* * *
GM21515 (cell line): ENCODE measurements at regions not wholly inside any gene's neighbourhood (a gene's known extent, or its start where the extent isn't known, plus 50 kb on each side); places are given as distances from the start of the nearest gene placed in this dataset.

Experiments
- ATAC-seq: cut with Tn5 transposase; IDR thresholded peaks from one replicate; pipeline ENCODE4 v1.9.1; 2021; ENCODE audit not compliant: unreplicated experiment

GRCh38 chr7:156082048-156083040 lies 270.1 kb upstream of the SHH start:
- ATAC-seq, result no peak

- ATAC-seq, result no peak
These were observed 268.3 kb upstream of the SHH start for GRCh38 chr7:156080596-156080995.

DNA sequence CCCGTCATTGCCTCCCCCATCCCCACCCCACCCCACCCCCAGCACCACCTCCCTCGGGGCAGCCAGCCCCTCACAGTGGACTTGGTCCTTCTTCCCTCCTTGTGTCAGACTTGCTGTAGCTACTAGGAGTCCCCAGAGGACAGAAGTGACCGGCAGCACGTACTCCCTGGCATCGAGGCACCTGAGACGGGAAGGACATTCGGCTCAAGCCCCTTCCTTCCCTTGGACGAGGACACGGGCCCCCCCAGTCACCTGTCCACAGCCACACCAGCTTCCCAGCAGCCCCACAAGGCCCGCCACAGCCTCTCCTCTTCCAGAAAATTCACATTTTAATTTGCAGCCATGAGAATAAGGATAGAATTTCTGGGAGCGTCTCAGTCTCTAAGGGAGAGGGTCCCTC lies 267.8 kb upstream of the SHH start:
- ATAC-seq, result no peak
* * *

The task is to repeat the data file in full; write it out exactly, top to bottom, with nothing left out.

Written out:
GM21515 (cell line): ENCODE measurements at regions not wholly inside any gene's neighbourhood (a gene's known extent, or its start where the extent isn't known, plus 50 kb on each side); places are given as distances from the start of the nearest gene placed in this dataset.

Experiments
- ATAC-seq: cut with Tn5 transposase; IDR thresholded peaks from one replicate; pipeline ENCODE4 v1.9.1; 2021; ENCODE audit not compliant: unreplicated experiment

GRCh38 chr7:156082048-156083040 lies 270.1 kb upstream of the SHH start:
- ATAC-seq, result no peak

- ATAC-seq, result no peak
These were observed 268.3 kb upstream of the SHH start for GRCh38 chr7:156080596-156080995.

DNA sequence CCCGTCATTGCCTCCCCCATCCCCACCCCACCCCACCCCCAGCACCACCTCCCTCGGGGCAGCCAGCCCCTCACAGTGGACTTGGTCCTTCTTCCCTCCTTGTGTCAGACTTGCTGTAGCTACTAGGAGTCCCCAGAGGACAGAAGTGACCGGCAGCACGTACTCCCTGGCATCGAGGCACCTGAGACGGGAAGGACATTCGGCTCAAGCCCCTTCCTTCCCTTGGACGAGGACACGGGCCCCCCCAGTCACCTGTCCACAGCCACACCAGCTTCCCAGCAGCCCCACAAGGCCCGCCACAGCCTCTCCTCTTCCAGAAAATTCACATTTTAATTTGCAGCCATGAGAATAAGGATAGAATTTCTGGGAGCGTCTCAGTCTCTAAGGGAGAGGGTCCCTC lies 267.8 kb upstream of the SHH start:
- ATAC-seq, result no peak